|Laws and Models in Science|
Donald Gillies (ed.)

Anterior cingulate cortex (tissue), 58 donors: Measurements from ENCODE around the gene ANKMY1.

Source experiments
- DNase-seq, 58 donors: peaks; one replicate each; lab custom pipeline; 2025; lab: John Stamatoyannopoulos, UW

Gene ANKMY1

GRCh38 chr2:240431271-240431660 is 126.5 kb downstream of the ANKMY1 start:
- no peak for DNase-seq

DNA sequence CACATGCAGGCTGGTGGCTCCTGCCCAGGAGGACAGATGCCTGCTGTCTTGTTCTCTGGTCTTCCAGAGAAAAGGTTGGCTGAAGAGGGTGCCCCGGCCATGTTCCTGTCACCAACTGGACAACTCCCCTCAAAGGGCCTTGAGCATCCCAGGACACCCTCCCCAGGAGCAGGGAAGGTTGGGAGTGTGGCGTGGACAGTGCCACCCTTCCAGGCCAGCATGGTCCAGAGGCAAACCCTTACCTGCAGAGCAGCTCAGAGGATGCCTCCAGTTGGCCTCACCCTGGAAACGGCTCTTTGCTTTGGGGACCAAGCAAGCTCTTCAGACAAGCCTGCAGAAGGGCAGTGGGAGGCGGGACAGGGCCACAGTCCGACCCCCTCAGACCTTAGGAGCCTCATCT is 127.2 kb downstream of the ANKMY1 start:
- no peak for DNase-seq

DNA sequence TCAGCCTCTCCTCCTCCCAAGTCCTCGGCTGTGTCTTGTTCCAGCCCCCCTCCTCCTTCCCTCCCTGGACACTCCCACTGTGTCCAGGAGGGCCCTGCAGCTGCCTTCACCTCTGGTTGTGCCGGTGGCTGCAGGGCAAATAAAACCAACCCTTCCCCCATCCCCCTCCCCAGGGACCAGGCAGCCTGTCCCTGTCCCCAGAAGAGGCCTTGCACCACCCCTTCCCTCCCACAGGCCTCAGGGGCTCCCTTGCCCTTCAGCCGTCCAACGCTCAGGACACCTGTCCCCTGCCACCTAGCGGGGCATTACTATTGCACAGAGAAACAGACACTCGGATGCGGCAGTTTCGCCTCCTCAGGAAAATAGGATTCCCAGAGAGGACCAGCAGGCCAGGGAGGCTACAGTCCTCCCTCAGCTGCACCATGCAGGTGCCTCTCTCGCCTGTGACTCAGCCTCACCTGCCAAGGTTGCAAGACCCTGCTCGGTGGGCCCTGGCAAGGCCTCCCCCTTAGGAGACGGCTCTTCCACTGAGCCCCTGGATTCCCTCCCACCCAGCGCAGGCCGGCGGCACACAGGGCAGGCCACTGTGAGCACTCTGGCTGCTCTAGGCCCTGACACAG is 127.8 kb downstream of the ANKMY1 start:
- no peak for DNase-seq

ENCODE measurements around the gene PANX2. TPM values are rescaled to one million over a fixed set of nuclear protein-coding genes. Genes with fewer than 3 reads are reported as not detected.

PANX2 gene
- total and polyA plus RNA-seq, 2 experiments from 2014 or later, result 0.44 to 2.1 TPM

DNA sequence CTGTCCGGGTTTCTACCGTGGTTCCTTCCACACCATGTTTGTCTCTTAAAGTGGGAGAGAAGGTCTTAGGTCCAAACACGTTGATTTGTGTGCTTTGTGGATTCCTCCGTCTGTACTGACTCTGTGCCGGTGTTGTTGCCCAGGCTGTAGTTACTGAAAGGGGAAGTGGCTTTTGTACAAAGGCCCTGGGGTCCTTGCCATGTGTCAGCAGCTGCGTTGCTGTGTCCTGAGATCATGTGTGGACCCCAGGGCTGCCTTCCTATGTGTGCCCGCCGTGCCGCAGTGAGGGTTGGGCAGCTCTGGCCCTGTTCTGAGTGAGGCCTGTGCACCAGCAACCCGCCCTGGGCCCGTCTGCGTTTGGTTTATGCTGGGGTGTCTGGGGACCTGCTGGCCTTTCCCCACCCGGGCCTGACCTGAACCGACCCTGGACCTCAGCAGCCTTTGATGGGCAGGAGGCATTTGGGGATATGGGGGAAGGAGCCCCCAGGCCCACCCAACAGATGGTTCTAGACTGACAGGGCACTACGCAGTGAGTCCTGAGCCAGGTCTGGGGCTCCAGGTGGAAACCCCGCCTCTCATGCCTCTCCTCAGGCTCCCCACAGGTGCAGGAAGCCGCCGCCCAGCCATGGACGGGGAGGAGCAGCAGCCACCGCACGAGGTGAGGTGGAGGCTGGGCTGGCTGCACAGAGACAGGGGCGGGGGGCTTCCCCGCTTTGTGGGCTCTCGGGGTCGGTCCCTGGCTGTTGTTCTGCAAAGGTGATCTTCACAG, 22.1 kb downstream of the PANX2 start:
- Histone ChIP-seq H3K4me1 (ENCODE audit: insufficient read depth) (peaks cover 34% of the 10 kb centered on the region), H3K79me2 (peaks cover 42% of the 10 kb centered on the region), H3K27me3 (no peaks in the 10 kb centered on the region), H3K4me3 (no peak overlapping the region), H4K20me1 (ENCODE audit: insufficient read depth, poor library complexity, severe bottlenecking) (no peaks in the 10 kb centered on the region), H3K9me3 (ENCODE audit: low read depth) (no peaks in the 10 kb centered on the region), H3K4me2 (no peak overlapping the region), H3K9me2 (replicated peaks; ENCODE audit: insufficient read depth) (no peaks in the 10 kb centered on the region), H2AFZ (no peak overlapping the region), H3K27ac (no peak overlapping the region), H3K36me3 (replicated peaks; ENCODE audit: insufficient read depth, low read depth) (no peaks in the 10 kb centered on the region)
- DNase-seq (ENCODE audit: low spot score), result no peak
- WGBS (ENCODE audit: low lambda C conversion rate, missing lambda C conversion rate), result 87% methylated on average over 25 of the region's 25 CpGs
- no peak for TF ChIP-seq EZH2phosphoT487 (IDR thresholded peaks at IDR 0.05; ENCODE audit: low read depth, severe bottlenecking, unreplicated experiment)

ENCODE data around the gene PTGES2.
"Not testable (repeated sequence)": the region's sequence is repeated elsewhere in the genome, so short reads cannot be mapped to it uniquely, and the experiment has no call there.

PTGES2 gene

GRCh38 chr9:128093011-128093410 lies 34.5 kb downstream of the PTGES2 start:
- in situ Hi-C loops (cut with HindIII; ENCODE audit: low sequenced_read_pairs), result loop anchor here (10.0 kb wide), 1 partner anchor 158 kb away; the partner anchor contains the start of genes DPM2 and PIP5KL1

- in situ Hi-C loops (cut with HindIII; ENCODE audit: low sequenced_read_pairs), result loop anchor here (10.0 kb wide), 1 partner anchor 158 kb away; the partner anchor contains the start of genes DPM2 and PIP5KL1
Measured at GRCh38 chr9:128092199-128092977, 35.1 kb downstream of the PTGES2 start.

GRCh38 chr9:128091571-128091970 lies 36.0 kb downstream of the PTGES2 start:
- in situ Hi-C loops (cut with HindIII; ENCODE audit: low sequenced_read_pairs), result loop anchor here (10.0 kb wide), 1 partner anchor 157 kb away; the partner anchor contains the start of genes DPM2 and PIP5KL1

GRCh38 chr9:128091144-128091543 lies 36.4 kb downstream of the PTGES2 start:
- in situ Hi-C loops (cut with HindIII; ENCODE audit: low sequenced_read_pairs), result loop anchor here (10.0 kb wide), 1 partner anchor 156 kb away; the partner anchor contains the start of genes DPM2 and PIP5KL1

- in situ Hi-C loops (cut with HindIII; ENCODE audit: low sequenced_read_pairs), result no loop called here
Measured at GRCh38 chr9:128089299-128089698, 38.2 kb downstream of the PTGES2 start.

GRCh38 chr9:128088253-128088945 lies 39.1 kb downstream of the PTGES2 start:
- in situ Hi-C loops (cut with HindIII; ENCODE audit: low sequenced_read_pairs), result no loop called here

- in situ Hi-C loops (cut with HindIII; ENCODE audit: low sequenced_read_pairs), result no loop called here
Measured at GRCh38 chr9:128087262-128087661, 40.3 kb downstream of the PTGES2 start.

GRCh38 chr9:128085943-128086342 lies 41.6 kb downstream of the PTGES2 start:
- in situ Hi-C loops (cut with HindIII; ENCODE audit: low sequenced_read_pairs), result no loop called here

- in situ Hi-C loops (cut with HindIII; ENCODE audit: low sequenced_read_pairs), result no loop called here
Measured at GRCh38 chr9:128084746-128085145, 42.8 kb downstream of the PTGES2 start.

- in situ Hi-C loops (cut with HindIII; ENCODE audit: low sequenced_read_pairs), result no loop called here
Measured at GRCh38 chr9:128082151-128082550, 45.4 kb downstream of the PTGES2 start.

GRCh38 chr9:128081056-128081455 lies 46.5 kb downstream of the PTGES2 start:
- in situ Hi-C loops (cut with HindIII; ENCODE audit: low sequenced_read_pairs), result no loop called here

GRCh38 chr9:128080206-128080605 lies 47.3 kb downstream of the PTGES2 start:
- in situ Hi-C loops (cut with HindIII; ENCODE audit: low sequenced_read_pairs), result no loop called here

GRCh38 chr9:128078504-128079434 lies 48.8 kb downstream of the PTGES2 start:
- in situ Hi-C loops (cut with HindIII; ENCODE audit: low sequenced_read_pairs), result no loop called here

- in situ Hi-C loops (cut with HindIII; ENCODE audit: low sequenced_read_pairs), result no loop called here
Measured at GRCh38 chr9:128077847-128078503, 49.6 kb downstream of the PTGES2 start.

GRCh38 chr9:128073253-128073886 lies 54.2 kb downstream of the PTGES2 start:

The present volume is based on a conference held at King's College London, 7-9 September 2003. Its contents cover a wide range of issues in the philosophy of science connected with laws and models. The reader will find here a detailed overview of the use of models in both pure and applied science, and also discussions of a number of general themes such as the interpretation of probability and causality, the relations between truth, belief and knowledge, and the mind/body. The volume also contains an exposition of some specific computer generated models, and a discussion of some general techniques for constructing network models in artificial intelligence. Taken together the volume shows how the new techniques which are being used in science itself, particularly the new techniques which involve computing, are giving rise to new discussions among philosophers of science. The conference was organised by a network, funded by the European Science Foundation, and designed to encourage co-operation among European philosophers of science. This volume gives an overview of the work of this network during the last three years, and raises the interesting question of whether we can expect to see the emergence of a distinctive European approach to the philosophy of science.